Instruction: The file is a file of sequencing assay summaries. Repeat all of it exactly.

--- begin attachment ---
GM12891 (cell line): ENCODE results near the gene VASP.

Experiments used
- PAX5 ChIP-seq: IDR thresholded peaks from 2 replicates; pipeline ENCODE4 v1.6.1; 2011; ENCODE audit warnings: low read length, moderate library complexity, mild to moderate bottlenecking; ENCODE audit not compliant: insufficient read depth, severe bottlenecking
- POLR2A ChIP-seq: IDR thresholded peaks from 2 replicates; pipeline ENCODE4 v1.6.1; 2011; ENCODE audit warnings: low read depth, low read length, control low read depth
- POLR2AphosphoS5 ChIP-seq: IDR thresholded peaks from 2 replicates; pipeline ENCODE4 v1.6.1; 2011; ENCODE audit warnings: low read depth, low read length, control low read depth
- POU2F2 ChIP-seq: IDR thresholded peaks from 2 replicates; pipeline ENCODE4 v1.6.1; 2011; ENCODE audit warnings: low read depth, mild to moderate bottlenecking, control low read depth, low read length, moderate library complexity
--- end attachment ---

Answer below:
GM12891 (cell line): ENCODE results near the gene VASP.

Experiments used
- PAX5 ChIP-seq: IDR thresholded peaks from 2 replicates; pipeline ENCODE4 v1.6.1; 2011; ENCODE audit warnings: low read length, moderate library complexity, mild to moderate bottlenecking; ENCODE audit not compliant: insufficient read depth, severe bottlenecking
- POLR2A ChIP-seq: IDR thresholded peaks from 2 replicates; pipeline ENCODE4 v1.6.1; 2011; ENCODE audit warnings: low read depth, low read length, control low read depth
- POLR2AphosphoS5 ChIP-seq: IDR thresholded peaks from 2 replicates; pipeline ENCODE4 v1.6.1; 2011; ENCODE audit warnings: low read depth, low read length, control low read depth
- POU2F2 ChIP-seq: IDR thresholded peaks from 2 replicates; pipeline ENCODE4 v1.6.1; 2011; ENCODE audit warnings: low read depth, mild to moderate bottlenecking, control low read depth, low read length, moderate library complexity